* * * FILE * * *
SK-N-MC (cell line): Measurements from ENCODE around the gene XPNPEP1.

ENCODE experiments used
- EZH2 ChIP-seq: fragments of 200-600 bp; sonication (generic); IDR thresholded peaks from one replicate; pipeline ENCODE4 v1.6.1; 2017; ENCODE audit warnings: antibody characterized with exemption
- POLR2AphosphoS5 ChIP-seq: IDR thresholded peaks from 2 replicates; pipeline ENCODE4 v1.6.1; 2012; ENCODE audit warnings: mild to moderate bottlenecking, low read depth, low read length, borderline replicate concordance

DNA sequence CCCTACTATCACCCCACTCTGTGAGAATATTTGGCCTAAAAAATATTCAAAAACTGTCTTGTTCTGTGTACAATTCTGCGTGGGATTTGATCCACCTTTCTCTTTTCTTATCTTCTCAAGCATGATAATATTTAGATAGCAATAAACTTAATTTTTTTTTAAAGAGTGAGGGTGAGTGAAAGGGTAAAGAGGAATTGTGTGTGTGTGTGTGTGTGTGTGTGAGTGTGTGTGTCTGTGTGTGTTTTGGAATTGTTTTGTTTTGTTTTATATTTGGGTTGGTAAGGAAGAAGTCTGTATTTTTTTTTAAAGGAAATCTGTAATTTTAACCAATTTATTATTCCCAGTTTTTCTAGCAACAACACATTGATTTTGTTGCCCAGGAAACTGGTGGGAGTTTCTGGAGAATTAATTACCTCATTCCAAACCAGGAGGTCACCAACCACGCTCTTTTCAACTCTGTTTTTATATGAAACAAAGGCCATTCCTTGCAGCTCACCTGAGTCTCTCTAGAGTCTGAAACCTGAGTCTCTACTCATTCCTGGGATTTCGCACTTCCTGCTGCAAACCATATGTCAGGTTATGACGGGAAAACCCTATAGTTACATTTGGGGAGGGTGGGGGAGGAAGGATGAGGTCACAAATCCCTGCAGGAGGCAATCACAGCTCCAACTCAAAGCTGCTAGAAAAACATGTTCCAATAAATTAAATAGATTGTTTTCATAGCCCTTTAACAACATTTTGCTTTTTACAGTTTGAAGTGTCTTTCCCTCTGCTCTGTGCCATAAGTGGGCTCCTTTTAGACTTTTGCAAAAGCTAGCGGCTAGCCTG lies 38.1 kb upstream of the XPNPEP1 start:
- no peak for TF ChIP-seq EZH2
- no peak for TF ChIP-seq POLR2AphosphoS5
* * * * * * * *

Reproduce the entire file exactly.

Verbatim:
SK-N-MC (cell line): Measurements from ENCODE around the gene XPNPEP1.

ENCODE experiments used
- EZH2 ChIP-seq: fragments of 200-600 bp; sonication (generic); IDR thresholded peaks from one replicate; pipeline ENCODE4 v1.6.1; 2017; ENCODE audit warnings: antibody characterized with exemption
- POLR2AphosphoS5 ChIP-seq: IDR thresholded peaks from 2 replicates; pipeline ENCODE4 v1.6.1; 2012; ENCODE audit warnings: mild to moderate bottlenecking, low read depth, low read length, borderline replicate concordance

DNA sequence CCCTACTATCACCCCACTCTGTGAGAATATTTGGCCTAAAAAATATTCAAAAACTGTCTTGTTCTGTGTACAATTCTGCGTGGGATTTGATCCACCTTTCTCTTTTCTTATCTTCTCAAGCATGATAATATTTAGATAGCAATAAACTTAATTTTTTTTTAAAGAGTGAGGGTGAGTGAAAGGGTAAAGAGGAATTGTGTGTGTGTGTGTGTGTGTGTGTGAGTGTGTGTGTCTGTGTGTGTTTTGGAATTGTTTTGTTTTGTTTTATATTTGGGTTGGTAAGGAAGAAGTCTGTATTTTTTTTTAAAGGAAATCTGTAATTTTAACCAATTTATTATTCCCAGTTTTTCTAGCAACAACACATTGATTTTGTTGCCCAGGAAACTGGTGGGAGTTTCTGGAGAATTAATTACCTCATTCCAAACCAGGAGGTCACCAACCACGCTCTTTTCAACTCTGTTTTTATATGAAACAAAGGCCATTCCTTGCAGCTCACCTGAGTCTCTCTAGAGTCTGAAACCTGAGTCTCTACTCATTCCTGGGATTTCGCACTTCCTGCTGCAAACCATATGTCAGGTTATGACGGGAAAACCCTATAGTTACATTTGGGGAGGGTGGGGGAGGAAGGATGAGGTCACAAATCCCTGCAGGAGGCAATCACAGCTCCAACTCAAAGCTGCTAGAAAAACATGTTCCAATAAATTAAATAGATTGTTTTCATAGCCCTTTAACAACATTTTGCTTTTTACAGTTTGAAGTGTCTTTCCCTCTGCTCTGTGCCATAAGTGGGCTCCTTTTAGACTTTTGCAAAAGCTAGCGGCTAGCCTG lies 38.1 kb upstream of the XPNPEP1 start:
- no peak for TF ChIP-seq EZH2
- no peak for TF ChIP-seq POLR2AphosphoS5